By Kari Harendorf, May, 2007
In order to bring a sense of continuity and cohesiveness to all of our classes and give teachers a theme to inspire and inform their teaching, Yoga Shanti is introducing a “Focus of the Month.” Jessica and Colleen chose to begin with the concept of “karma” and thought that I should be the person to write something about the topic since Karma is the name I chose for my daughter.
Karma translates as deed, act or action. The Law of Karma is the Law of Cause and Effect, for every action there is a reaction. The effect of all our actions create past, present and future circumstances. According to karma, positive acts bring about good results and negative acts bring about bad results. Some reactions may be immediate (if you place your hand in the flame it will burn) while other effects may not be felt until later in the present life or the next. Karma is not about being punished or thinking that when unpleasant things happen in your life that it is a result of something bad you must have done in your past. In fact, Karma is not about reward, punishment or blame at all. My teacher Douglas Brooks says that “Karma is about accountability, not necessarily responsibility.” With this in mind we can see that the point of karma is to work with, and thus through our life’s circumstances rather than blame them on others or our own past.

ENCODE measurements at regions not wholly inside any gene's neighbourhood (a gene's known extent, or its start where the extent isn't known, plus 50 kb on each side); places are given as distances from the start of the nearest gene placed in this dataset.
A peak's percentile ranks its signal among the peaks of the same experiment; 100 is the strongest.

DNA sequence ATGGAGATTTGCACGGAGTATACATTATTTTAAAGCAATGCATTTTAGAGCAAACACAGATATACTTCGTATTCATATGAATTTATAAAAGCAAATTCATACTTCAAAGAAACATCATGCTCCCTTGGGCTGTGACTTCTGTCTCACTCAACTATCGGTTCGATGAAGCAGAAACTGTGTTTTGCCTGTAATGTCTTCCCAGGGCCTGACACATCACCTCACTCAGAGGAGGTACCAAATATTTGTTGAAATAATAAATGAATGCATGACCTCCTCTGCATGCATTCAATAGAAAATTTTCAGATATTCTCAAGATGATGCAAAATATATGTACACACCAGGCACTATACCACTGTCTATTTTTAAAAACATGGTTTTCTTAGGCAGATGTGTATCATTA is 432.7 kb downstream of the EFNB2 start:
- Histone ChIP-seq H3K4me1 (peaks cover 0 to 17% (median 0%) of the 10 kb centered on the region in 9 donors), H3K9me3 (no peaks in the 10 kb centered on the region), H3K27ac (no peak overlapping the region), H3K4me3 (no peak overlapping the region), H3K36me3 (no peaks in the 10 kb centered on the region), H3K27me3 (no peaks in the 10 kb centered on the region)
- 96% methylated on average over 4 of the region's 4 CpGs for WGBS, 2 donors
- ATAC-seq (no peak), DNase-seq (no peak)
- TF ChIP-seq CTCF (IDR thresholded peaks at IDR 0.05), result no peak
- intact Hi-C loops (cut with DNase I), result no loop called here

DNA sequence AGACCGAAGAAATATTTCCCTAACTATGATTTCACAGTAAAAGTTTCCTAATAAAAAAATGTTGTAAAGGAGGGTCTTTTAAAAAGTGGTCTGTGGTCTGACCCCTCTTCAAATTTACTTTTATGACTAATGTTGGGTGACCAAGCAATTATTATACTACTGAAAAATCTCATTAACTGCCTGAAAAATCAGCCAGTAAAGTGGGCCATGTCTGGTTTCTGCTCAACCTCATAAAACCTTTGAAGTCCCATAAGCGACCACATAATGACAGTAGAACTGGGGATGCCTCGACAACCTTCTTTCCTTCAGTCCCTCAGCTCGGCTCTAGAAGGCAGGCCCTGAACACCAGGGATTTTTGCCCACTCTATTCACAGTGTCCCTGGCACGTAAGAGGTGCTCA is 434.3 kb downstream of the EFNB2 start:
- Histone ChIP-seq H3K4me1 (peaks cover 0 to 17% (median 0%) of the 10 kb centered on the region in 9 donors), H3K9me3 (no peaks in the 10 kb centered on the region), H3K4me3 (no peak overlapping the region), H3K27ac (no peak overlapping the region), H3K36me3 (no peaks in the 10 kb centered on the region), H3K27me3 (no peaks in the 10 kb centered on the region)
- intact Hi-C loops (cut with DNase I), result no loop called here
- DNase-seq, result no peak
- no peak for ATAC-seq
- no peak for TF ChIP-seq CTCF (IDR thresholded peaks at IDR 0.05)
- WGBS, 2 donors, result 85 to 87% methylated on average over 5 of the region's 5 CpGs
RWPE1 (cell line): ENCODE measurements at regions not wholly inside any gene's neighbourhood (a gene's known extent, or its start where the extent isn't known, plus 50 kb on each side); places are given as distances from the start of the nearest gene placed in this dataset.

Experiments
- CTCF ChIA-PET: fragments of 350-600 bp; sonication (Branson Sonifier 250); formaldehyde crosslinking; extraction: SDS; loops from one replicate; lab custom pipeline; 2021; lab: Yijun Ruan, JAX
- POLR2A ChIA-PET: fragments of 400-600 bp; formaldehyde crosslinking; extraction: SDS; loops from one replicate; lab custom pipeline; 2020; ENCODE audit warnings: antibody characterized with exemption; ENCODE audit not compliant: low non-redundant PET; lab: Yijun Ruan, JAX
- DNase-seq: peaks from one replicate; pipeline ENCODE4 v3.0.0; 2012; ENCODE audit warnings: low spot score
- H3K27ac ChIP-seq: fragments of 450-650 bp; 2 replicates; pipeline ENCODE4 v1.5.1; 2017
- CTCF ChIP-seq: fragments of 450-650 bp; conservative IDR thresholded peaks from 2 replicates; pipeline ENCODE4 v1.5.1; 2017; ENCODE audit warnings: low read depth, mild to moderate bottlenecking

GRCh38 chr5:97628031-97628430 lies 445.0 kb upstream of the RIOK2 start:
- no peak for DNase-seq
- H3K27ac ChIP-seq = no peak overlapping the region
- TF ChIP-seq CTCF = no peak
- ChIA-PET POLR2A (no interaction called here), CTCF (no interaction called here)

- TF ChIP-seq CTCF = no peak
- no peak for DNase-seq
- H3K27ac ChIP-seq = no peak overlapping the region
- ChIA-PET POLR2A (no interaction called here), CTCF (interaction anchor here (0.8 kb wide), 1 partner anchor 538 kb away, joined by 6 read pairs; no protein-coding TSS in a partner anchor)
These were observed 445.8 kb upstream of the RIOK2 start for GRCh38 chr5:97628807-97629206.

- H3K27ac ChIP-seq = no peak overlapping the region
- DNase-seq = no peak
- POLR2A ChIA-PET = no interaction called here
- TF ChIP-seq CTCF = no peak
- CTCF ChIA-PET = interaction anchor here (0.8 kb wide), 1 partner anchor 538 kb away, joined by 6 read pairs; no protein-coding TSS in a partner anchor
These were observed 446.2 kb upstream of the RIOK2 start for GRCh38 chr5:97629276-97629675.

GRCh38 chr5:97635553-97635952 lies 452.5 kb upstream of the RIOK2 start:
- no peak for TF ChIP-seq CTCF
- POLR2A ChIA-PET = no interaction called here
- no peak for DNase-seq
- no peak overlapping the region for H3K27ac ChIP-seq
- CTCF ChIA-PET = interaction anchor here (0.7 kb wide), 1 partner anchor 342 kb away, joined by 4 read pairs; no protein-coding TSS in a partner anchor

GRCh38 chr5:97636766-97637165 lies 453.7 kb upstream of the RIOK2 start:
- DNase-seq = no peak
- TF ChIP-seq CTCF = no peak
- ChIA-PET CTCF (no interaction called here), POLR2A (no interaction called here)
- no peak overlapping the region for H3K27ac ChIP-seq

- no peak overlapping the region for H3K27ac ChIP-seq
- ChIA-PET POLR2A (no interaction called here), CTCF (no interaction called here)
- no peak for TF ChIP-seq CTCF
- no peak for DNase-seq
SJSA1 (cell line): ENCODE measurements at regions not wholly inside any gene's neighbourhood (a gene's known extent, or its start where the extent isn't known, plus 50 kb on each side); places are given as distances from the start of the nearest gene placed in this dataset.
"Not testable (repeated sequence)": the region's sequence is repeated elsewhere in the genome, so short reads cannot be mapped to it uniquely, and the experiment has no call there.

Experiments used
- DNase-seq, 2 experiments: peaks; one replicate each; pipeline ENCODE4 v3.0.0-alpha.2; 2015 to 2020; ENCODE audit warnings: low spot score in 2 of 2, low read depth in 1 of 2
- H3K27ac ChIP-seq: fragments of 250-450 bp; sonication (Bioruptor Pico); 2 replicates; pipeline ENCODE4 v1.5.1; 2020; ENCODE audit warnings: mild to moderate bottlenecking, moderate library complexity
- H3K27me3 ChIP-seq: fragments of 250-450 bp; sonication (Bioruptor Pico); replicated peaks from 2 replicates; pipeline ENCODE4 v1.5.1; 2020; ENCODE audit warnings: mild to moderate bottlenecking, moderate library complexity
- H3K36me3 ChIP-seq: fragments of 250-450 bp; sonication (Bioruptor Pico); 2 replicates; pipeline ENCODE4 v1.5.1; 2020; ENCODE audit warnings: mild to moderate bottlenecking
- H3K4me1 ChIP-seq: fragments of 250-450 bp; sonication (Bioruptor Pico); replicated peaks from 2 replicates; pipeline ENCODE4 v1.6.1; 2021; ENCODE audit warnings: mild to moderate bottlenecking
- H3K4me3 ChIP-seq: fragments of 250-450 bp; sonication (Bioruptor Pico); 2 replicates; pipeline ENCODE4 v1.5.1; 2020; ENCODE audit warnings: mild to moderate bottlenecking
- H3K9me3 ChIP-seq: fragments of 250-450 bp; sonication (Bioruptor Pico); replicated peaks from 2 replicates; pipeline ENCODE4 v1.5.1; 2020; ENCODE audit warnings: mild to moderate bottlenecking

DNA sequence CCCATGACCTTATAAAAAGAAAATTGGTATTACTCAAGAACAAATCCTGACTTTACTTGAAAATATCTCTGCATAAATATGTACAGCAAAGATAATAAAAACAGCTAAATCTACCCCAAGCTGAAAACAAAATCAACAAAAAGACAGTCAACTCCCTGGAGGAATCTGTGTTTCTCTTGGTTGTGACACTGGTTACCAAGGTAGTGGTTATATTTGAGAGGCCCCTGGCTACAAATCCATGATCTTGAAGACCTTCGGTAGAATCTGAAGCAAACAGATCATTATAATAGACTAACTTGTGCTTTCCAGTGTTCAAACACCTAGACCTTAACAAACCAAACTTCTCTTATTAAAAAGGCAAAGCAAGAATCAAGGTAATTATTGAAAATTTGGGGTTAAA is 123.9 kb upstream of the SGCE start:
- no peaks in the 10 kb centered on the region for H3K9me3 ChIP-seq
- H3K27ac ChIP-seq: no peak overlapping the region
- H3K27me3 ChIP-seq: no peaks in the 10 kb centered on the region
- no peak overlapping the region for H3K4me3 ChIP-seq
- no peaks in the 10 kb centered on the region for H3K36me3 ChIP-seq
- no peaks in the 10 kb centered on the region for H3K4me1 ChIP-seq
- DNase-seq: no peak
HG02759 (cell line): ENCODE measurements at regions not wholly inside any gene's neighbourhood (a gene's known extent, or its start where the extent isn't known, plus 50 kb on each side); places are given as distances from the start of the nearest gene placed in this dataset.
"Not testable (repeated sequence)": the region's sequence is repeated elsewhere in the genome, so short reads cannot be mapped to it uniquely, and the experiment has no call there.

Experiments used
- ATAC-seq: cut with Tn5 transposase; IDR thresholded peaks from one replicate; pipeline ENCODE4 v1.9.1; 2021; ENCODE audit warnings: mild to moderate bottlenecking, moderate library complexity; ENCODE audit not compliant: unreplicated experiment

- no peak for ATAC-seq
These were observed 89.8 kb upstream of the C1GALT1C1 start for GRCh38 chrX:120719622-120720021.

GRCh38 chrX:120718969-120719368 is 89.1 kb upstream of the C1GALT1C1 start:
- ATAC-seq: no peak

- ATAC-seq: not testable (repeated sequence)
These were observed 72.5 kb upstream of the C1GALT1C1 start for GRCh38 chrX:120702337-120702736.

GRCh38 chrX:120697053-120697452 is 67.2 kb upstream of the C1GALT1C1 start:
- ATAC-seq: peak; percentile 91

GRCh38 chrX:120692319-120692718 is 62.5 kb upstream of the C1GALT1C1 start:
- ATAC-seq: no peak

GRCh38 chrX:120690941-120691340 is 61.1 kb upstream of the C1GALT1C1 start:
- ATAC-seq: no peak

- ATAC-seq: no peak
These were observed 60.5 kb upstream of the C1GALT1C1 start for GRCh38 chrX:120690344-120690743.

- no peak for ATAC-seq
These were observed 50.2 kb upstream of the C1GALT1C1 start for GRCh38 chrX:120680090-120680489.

Pema Chodron writes in 108 Teachings on Cultivating Fearlessness and Compassion “the idea of karma is that you continually get the teachings you need in order to open your heart… Your life gives you everything you need to learn how to open further.”
Rumi echoes this notion in the famous poem The Guest House “a joy, a depression, a meanness, a crowd of sorrows…. be grateful for whatever comes because each has been sent as a guide from beyond.” Every circumstance in our life presents us with a chance to wake up, to know the Self and move towards a state of yoga, or the state of nothing missing. The Doctrine of Karma can push us towards right thinking, right speech and right action. One of the many paths to achieve “Yoga” is the Yoga of Action known as Karma Yoga which is selfless service. For me, there is no greater
expression of karma yoga than being a mother. The Guru Neem Karoli Baba told Krishna Das and his other devotees that the way to become enlightened is to “Feed people. Serve people.” That pretty much sums up being a mother!
In my brief two years at the job of motherhood, my daughter has taught me more about my past, shown me how to stay in the present moment, and made me more aware of my actions on my future than anything else in my life thus far. She is my greatest blessing and the culmination of all that I have done right. Truly, my good Karma.